The Girl in the Café (The Girl in the Cafe)

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Movie Info

Produced for HBO, the Capraesque romantic comedy The Girl in the Café stars Bill Nighy as Lawrence, a mild and unprepossessing British civil servant assigned to his country's delegation at the G8 Summit in Reykjavik, Iceland. Although he'd resigned himself to a life of lonely bachelorhood, Lawrence finds himself drawn to Gina (Kelly MacDonald), a odd, outspoken young woman whom he has met in a café. On a whim, the shy Lawrence invites the decidedly un-shy Gina to accompany him to Reykjavik. The burgeoning relationship between these two seemingly mismatched souls is counterpointed by the political jockeying at the conference, where the avowed purpose of G8 -- to adopt the all-important Millennium Development Goals as a means of reducing world poverty -- is obscured by egomania, xenophobia, and foot-dragging. Ultimately, the time comes when both Lawrence and Gina must make crucial decisions, with not only their own future but also the future of humankind in the balance. Written by Richard Curtis of Four Weddings and a Funeral fame, The Girl in the Café first aired on June 25, 2005.


Bill Nighy
as Lawrence
Ken Stott
as Chancellor
Corin Redgrave
as Prime Minister
Meneka Das
as Sunita
Wolf Kahler
as Herr Gerhardt
Louisa Bojesen
as CNBC Newscaster
Martin McDougall
as American Senior Advisor
Philippe De Grossouvre
as French Senior Advisor
Christian Pedersen
as German Senior Advisor
Toshie Ogura
as Japanese Delegate
Damon Younger
as Hotel Receptionist
Wolf Khaler
as Herr Gerhadt
Toshi Ogura
as Japanese Delegate
Peter Rnic
as Russian Finance Minister
Madeleine Potter
as Secretary of the Treasury
Alyshia Westlake
as Canadian Delegate
Alysha Westlake
as Canadian Delegate
Marit Kile
as Waitress
Fran Purcell
as Secretary
Simon Wilson
as Journalist
Federico Zanni
as Italian Waiter
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Critic Reviews for The Girl in the Café (The Girl in the Cafe)

All Critics (4) | Top Critics (1) | Fresh (4)

  • Understated and moving.

    Dec 20, 2005

    Brian Lowry

    Top Critic
  • A dupla principal é impecável, o roteiro de Curtis é inteligente e recheado de bons diálogos, mas a mensagem política, apesar de bem intencionada, é ingênua e soa artificial.

    Sep 27, 2005 | Rating: 4/5
  • Nighy, Macdonald, and Curtis have never been better than in their work here.

    Sep 3, 2005 | Rating: 5/5 | Full Review…

Audience Reviews for The Girl in the Café (The Girl in the Cafe)

  • Mar 03, 2012
    A great watch for Bill knightly here playing a withdrawn man working for the British goverment off to Iceland for G8 summit. but before that he meets a young atractive woman in a cafe, played nicely by Kelly Macdonald, and ends up connecting and taking her along to Iceland. what comes off as a relationship drama comes off really well as political commentary on G8 dealings in 2005 towards poverty in Africa, a topic the countries are tackling here or indeed trying to bury it. the two leads work very well together and keep it going, a political lesson that sneaks in when you dont expect it.
    scott g Super Reviewer
  • Sep 30, 2010
    Fumbling romance between Kelly Macdonald and Bill NIghy, given extra gravitas by setting it at the G8 summit in Reykjavki. Though poverty eradication doesn't stand much of a chance if the unassertive apologetic Nighy is its main proponent, stillll theres Ms Macdonald on hand to grandma how to suck eggs and ther'es a couple of nice reveals that give more depth to her apparently ingenue character.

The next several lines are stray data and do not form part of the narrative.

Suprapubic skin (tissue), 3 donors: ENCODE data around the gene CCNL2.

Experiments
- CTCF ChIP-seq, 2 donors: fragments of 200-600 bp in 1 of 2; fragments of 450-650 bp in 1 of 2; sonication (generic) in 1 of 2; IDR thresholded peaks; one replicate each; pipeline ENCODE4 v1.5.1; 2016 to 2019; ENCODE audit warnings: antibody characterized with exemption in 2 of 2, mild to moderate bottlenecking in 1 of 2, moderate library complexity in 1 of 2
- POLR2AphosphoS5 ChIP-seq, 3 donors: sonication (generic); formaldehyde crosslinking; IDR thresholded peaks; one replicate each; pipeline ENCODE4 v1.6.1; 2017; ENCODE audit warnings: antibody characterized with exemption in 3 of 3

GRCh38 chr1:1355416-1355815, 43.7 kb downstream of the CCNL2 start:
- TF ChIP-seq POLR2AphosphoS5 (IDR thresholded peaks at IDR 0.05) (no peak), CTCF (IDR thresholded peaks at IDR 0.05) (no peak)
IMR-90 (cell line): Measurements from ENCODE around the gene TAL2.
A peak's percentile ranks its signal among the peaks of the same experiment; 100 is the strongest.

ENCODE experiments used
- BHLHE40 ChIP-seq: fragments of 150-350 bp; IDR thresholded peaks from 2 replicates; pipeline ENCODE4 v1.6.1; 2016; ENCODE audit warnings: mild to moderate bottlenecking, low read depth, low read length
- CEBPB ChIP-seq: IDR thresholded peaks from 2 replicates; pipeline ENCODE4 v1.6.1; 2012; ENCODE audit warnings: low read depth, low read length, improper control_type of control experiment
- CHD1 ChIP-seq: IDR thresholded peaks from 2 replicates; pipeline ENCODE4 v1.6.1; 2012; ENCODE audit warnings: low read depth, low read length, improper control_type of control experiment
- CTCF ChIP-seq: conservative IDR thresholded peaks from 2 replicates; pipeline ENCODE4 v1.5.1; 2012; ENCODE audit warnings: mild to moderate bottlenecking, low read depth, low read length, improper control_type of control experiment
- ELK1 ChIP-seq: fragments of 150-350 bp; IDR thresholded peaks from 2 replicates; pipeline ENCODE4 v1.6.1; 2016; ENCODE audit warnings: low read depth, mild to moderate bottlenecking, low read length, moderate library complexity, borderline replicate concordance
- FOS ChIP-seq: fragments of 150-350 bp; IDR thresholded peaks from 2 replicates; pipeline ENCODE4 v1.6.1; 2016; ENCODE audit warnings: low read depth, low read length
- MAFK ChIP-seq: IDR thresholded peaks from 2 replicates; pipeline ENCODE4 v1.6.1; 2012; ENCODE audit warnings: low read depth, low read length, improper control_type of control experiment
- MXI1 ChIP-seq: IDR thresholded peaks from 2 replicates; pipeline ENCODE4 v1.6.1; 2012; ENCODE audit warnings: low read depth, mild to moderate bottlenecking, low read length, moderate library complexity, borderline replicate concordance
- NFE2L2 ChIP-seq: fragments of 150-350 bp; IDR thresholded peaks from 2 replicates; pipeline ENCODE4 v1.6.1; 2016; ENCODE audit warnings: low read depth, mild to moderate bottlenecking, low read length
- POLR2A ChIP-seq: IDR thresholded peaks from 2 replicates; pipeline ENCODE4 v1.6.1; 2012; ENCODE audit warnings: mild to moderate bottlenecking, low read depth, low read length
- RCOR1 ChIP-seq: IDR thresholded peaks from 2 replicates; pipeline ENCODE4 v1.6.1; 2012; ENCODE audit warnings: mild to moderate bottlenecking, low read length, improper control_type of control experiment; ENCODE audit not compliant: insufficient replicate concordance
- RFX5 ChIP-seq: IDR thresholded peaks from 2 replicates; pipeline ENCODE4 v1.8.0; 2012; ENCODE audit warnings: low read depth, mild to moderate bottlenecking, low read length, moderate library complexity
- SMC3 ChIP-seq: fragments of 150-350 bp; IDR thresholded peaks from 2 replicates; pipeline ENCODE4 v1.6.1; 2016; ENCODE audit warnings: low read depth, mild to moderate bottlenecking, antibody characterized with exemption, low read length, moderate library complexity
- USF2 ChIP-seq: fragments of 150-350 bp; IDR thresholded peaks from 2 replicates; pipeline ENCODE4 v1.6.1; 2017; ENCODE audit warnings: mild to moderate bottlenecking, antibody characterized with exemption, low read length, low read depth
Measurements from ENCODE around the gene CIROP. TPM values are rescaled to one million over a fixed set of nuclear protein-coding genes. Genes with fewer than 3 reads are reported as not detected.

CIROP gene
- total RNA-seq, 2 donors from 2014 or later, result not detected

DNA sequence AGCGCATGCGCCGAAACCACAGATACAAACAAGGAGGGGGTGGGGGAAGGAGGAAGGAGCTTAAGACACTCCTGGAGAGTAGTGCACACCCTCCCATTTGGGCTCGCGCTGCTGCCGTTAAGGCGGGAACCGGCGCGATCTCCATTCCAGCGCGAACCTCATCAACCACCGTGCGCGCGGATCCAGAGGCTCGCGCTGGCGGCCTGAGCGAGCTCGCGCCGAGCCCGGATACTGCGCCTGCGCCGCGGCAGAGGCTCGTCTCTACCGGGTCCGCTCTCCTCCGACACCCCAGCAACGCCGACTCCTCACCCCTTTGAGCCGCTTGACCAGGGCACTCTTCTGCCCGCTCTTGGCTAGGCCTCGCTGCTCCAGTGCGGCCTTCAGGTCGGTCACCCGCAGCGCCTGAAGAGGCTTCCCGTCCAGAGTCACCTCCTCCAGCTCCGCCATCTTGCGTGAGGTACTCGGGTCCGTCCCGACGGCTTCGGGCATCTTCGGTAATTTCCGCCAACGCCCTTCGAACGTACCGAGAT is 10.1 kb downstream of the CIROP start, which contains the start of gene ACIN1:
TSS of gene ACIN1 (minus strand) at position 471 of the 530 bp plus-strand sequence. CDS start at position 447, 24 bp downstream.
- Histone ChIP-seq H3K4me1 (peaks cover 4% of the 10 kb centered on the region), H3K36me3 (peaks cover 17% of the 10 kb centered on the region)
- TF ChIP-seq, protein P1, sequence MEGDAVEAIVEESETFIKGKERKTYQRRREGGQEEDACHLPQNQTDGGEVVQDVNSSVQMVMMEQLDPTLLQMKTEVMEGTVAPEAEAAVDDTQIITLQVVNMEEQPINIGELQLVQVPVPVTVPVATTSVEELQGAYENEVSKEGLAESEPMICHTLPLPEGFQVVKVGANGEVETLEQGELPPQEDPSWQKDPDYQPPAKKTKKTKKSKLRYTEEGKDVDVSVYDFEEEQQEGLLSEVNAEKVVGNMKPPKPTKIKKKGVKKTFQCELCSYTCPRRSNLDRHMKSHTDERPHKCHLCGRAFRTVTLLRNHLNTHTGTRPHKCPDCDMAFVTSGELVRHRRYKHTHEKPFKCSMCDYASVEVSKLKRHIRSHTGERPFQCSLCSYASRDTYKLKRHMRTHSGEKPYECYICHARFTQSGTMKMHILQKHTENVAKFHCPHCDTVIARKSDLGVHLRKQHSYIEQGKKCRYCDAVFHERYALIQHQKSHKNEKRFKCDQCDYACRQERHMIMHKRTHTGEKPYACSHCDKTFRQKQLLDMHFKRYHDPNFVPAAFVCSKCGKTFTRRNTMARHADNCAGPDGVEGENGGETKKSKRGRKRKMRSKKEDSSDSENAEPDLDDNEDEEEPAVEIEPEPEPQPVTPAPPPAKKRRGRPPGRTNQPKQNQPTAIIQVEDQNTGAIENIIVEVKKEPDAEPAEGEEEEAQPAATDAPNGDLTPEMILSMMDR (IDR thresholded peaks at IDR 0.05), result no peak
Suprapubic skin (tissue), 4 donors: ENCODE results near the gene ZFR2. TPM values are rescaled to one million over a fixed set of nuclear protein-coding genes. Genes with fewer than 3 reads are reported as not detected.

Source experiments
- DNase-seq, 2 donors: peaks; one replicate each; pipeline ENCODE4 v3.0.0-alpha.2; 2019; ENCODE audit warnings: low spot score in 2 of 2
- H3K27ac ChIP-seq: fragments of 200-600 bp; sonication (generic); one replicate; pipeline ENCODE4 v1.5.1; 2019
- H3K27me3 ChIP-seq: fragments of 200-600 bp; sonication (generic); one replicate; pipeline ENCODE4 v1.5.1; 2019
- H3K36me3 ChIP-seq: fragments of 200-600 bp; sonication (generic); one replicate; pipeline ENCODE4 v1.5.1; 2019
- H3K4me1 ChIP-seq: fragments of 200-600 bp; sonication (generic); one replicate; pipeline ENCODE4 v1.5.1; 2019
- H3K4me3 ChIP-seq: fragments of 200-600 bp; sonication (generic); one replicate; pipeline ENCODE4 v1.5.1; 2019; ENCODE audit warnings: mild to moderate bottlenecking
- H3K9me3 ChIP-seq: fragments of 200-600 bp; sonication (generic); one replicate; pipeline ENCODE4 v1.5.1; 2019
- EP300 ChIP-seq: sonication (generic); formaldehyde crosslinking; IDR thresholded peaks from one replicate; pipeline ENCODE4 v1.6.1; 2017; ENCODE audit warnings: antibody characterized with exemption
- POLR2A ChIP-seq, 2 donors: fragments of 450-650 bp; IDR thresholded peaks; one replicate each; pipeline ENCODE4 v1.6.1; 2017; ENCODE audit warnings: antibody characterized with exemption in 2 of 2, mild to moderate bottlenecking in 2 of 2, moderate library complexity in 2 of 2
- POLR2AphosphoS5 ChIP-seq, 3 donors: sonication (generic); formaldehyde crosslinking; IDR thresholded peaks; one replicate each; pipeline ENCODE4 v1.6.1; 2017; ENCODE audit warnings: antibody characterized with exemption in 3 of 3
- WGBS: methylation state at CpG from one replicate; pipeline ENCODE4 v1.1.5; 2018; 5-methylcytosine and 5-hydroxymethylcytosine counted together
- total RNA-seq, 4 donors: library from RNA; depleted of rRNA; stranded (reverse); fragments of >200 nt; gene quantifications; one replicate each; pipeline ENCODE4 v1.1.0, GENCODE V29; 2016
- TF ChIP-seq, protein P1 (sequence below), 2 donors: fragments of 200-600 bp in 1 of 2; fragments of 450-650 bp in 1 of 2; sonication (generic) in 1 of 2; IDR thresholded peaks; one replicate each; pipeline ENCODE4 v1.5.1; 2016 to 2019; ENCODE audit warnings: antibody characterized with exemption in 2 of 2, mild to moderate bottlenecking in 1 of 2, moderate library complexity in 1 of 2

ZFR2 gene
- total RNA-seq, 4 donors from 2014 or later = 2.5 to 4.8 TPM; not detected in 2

Lesley N Super Reviewer
  • Jun 08, 2010
    The age-crossing romance is quite perfect - less awkward than the one in <i>Lost in Translation</i> because there is no ambiguity as to the romance part. What really grinds my gears though is the unconvincing portrayal of the so-called humanitarian message. It smacks of being written by people who don't really know what goes on at the G8 conference. All of Gina's pleas are pathos and logos arguments that she just read about in a pamphlet. There is no exigence. We don't learn her ethos argument until the end, and even that is a stretch. The connection between the loss of a child due to domestic crime and the loss of children to worldwide poverty is too easy a motivation. All of the political elements are just easier-said-than-done.
    Alice S Super Reviewer
  • Jun 17, 2009
    Bill Nighy gives another brilliant performance as Lawrence, a middle-aged, lonely politician who one day, while sneaking out of work for a short coffee break, comes across a young girl in the café. Cramped conditions lead to him having to share a table with this girl, leading to an awkward series of uncomfortable conversations. A series of conversations, that both however enjoy. Nighy's shy and nervous Lawrence manages to pluck up the courage to invite this young girl, Gina, out to lunch. And so the strange relationship ensues, Attracted by his sweet naivety in relationships and women, Gina soon falls for Lawrence, as he does with her. However, things are not what they seem, many problems begin to occur. Lawrence's job as a member of the G8 conflict with Gina's personal opinions. And when Lawrence invites her to join him when he goes to the g8 conference, many more conflicts happen, soon resulting in Lawrence having to choose between his love, and his job. This is a fantastic film, a total surprise for me, as I, in fact, was not expecting much when i was first told to it, but by the end of the film i was loving every character. This is a surprisingly dramatic film that plucks at the heart strings of anyone who has ever felt loss in their life.
    Cassandra M Super Reviewer

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